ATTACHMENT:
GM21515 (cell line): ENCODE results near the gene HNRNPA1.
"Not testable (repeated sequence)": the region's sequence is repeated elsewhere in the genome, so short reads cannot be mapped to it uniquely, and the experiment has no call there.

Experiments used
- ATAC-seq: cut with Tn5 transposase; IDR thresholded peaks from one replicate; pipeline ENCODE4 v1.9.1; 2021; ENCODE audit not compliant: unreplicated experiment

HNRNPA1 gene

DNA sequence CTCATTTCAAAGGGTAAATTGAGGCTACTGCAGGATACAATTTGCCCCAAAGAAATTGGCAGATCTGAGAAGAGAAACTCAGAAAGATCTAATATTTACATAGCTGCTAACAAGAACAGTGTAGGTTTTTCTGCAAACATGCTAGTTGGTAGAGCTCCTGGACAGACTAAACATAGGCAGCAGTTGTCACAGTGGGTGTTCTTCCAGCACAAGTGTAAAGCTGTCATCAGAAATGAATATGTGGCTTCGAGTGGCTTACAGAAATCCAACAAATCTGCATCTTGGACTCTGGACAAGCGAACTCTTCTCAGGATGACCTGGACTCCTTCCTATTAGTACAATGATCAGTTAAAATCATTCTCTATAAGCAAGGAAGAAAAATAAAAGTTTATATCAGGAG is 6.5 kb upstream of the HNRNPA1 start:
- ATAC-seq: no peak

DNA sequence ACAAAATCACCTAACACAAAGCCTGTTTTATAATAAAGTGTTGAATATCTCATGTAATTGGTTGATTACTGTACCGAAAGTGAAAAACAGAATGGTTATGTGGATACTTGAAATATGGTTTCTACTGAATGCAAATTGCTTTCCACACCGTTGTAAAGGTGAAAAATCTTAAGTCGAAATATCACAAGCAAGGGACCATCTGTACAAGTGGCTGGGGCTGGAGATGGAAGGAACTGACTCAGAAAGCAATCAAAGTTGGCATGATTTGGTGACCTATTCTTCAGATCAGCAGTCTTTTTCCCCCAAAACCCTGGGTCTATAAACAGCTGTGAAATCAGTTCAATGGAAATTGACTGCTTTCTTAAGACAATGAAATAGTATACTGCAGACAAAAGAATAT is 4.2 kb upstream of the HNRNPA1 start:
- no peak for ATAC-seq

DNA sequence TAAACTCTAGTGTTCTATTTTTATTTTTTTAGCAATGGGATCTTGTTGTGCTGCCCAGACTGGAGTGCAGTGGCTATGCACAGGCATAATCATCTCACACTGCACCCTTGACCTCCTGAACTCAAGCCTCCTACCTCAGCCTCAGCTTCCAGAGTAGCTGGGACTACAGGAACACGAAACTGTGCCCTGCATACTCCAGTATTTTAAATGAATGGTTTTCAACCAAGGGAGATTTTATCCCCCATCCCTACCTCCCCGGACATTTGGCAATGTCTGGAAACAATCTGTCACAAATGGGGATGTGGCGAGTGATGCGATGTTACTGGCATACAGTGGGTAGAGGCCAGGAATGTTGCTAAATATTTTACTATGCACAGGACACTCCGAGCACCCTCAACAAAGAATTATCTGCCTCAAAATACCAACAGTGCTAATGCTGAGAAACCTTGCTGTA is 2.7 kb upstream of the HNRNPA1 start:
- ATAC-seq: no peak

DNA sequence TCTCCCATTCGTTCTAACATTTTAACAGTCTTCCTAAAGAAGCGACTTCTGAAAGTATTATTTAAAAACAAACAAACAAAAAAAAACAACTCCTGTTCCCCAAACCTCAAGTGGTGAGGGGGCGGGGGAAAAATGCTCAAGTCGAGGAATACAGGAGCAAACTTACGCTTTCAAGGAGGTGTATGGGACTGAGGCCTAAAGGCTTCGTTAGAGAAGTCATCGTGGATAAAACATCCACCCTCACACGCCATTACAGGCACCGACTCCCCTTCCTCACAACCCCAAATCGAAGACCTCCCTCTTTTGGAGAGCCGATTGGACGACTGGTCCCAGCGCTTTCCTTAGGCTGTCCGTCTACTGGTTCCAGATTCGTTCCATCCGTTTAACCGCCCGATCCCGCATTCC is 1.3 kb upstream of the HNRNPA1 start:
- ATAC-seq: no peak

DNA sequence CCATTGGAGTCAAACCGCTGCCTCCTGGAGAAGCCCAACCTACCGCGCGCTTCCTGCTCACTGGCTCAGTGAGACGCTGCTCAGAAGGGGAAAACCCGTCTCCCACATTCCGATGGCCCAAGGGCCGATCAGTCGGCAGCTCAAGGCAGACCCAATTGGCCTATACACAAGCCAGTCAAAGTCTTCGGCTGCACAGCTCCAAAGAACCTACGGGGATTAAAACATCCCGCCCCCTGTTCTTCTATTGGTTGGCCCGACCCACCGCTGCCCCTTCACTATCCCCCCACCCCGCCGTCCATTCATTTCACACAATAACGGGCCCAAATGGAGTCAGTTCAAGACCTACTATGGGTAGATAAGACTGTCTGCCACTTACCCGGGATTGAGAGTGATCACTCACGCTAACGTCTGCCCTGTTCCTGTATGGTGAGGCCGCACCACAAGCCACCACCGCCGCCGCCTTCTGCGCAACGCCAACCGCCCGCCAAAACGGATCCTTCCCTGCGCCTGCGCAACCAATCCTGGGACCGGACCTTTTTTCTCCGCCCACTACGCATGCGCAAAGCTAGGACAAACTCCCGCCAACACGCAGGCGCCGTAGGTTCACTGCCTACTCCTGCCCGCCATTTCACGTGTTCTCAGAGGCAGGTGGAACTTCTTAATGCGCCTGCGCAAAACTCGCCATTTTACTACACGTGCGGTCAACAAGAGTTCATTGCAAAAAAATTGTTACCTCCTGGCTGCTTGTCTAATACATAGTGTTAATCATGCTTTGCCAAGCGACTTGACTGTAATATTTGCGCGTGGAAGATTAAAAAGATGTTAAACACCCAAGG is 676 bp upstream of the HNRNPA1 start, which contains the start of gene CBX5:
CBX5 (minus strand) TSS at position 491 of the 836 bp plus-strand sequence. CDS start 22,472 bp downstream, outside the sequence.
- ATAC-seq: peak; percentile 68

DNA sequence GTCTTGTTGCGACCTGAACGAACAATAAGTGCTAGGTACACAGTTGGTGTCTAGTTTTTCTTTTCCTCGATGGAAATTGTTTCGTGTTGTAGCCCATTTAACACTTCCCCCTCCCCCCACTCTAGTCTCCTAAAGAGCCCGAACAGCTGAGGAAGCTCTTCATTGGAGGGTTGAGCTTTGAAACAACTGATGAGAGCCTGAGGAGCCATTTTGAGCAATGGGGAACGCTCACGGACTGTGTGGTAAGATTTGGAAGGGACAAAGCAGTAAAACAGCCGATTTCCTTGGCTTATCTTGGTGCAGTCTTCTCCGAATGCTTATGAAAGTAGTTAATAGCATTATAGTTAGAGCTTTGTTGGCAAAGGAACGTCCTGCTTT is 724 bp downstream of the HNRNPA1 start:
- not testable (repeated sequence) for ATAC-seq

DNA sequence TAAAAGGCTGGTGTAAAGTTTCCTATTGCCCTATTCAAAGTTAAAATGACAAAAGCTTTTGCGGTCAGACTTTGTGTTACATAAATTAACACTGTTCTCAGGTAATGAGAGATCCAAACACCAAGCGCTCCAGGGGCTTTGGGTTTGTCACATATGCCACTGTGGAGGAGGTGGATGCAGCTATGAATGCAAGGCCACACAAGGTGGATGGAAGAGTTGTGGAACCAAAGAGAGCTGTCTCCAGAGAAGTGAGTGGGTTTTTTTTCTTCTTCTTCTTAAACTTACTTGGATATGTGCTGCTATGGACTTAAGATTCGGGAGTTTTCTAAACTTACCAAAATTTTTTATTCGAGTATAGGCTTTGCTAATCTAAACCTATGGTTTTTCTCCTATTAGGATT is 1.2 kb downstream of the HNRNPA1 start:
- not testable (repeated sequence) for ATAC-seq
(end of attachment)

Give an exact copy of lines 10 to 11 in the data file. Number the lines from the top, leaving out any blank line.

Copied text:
DNA sequence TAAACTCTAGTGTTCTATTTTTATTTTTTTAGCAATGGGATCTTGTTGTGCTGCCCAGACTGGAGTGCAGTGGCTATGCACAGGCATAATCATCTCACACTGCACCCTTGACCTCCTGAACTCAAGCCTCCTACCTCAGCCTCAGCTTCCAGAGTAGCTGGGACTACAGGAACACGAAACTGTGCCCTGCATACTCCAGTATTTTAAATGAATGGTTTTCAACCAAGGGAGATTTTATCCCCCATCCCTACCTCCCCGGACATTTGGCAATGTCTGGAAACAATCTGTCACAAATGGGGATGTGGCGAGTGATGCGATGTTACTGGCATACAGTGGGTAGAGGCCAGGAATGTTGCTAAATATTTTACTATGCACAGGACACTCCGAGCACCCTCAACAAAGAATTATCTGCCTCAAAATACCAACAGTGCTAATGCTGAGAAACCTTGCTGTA is 2.7 kb upstream of the HNRNPA1 start:
- ATAC-seq: no peak